Quetiapine was by far the most commonly used SGA (n = 2,618), followed by olanzapine (n = 413), risperidone (n = 242), aripiprazole (n = 220), and clozapine (n = 106). The authors excluded from analysis MCMs that were clearly due to known genetic disorders. There were 187 (5.4%), 60 (5.9%), and 978 (4.3%) MCMs in the SGA, FGA, and unexposed groups, respectively.

In analyses that adjusted for a large number of confounding variables, SGA exposure was not associated with increased odds of MCMs relative to either FGA exposure (OR, 0.82; 95% CI, 0.56–1.20) or no exposure (OR, 0.92; 95% CI, 0.72–1.19). In exploratory analyses, the study found that (only) olanzapine was associated with an increased risk, but only relative to unexposed pregnancies (OR, 2.12; 95% CI, 1.19–3.76); in further exploratory analyses, the risk appeared to be increased only for musculoskeletal malformations (OR, 3.71; 95% CI, 1.35–10.01). However, the nature of musculoskeletal malformations was diverse, not specific.

A strength of this study is that the number of exposed pregnancies was large. Another strength is that the study also included MCMs associated with termination of pregnancy. A limitation of the study is that the data were retrospectively ascertained and so, for example, there is no assurance that women who bought medications actually took them; if they did not, the findings of the study would be biased toward the null hypothesis. Another limitation is that confounds for adjustment in the final model were identified through univariate analyses; this 2-step procedure is frowned upon because it increases false positive discoveries and overfitting.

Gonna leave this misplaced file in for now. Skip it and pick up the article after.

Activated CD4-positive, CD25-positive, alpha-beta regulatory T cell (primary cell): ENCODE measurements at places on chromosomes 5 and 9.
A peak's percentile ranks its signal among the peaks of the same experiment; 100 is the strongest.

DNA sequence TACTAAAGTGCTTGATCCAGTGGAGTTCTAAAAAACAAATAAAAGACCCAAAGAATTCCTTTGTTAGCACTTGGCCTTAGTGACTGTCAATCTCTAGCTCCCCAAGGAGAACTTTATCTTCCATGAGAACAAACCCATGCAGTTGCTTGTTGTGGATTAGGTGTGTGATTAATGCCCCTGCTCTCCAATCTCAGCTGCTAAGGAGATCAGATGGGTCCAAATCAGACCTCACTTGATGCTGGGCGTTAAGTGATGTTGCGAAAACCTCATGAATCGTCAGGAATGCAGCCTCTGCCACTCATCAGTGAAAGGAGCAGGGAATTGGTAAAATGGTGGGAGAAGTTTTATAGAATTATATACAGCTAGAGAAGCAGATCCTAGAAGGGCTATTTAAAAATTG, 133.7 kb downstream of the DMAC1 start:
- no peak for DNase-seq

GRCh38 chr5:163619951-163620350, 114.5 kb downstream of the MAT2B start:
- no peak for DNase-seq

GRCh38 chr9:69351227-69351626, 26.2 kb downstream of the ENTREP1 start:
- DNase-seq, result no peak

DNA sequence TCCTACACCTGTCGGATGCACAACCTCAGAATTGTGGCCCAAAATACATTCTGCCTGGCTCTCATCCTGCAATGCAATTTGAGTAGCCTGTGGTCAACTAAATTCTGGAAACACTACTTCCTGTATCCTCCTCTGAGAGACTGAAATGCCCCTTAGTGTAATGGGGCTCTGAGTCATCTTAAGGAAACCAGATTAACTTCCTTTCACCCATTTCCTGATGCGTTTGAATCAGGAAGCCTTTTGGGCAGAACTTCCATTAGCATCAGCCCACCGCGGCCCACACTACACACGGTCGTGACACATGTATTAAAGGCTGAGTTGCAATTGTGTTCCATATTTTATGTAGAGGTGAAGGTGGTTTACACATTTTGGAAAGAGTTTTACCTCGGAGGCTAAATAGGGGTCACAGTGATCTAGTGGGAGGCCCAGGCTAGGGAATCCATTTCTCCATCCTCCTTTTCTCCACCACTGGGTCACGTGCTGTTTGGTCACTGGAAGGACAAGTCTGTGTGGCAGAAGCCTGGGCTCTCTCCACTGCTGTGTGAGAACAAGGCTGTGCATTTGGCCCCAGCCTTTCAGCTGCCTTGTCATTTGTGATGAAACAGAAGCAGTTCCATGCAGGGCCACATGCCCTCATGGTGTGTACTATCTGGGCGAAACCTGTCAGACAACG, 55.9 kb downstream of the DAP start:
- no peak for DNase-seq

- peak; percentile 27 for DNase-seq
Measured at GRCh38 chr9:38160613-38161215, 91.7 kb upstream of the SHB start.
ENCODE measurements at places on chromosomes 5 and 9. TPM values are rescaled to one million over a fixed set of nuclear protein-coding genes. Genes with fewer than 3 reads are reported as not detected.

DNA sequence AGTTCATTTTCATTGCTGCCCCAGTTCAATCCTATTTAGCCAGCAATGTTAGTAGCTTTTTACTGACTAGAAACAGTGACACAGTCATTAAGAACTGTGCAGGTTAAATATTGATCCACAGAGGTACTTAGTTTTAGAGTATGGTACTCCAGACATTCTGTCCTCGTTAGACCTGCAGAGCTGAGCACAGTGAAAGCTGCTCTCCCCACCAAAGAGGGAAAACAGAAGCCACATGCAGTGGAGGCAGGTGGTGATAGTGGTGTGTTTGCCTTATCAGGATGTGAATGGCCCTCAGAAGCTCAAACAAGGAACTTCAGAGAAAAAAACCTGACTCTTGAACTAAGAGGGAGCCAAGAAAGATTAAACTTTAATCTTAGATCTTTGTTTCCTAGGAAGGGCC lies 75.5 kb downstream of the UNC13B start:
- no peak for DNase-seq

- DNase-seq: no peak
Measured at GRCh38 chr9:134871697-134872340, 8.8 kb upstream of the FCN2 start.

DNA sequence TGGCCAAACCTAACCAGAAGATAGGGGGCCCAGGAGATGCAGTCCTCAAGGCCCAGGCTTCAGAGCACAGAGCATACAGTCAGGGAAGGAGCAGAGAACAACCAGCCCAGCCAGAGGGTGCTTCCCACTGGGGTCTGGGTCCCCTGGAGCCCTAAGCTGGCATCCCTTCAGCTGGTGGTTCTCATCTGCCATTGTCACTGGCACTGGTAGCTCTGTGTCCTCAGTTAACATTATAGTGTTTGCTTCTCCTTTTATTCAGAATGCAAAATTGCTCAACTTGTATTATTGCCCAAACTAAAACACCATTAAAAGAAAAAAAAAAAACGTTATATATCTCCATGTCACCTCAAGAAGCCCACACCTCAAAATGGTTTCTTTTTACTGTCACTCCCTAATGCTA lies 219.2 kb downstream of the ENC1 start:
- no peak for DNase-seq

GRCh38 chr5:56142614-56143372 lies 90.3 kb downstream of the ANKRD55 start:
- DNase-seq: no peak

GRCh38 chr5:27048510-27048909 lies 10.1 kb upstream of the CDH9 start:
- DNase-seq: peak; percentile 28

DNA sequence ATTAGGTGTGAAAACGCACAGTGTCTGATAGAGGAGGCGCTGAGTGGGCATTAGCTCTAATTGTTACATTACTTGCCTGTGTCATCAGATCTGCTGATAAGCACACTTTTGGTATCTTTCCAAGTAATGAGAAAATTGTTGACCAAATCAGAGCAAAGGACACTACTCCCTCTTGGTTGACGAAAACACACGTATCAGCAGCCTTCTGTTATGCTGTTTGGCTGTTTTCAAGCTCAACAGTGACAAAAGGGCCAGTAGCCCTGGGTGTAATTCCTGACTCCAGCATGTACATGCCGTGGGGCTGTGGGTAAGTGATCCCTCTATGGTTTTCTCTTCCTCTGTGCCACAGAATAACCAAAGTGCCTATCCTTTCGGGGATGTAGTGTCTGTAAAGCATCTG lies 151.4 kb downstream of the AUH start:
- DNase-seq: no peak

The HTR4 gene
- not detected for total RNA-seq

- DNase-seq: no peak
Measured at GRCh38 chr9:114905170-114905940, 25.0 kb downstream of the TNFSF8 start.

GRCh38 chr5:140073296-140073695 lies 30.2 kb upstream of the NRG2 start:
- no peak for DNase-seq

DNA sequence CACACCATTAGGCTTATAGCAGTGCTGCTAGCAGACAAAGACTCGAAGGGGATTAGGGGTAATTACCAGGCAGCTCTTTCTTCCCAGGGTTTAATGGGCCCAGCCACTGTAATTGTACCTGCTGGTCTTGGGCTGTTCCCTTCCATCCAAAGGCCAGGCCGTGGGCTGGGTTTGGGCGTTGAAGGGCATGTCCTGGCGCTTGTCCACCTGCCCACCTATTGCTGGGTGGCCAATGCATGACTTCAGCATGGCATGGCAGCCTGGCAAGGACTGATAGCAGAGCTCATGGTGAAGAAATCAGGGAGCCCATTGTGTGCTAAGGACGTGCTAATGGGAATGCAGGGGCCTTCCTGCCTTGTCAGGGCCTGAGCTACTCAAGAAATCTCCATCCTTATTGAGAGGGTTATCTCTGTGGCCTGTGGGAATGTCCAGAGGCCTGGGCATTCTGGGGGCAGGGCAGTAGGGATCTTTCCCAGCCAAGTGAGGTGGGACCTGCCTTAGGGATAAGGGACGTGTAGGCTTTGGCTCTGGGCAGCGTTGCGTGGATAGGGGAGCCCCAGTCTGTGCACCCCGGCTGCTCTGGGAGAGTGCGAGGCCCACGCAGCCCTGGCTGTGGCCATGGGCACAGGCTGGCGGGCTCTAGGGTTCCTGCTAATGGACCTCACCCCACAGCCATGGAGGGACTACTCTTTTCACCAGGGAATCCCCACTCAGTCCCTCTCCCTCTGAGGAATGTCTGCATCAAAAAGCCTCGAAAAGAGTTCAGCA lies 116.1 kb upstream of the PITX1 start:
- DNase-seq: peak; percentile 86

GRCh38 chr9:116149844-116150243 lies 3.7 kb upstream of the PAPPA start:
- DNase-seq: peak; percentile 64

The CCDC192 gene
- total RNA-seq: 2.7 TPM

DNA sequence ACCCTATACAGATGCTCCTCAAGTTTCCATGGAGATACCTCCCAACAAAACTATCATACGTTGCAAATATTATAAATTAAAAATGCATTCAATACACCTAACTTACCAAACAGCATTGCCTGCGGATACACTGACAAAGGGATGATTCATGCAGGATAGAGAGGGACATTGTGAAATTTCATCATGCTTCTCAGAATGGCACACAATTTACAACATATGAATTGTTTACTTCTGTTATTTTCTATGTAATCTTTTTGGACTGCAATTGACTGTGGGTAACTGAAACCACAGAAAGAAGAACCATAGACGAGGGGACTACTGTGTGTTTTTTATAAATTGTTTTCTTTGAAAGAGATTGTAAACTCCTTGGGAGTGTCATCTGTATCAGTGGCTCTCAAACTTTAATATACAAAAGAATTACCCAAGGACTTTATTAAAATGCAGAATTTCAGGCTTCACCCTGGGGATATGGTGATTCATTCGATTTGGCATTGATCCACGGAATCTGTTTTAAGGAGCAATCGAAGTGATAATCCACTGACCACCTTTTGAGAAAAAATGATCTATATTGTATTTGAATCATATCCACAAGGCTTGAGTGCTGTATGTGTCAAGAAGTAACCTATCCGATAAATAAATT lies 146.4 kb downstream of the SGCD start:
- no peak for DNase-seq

Data From a US Pregnancy Registry

Viguera et al5 presented updated, prospectively collected data from the Massachusetts General Hospital National Pregnancy Registry for Atypical Antipsychotics, established in 2008. The sample comprised women aged 18–45 years who were pregnant, who had a psychiatric disorder, and who were (exposed group) vs were not (comparison group) exposed to oral or long-acting SGAs during the first trimester of pregnancy. These women were interviewed by phone at the time of study enrollment, at 7 months of pregnancy, and at 3 months postpartum. Sociodemographic, clinical, and treatment data were collected during these interviews, as were data on potential confounding variables such as smoking, alcohol intake, and illicit drug use. Finally, data were collected about the pregnancy and its outcomes. In addition to data obtained through interviews, data were collected from medical records. MCMs that were identified were evaluated by a trained dysmorphologist who was blind to medication exposure.

The authors5 reported results from 640 SGA-exposed infants and 704 comparison group infants. The mean age of the mothers was about 33 years. Mothers exposed to SGAs had a higher body mass index, were more likely to smoke, were overrepresented for bipolar disorder and underrepresented for major depression and anxiety, and were more likely to be taking anticonvulsants but less likely to use selective serotonin reuptake inhibitors.

Very few women in the sample (< 2%, overall) used FGAs. The most commonly used SGAs were quetiapine, aripiprazole, and lurasidone, in that order. Many women in both groups were also receiving treatment with antidepressants, anticonvulsants, and antianxiety medications.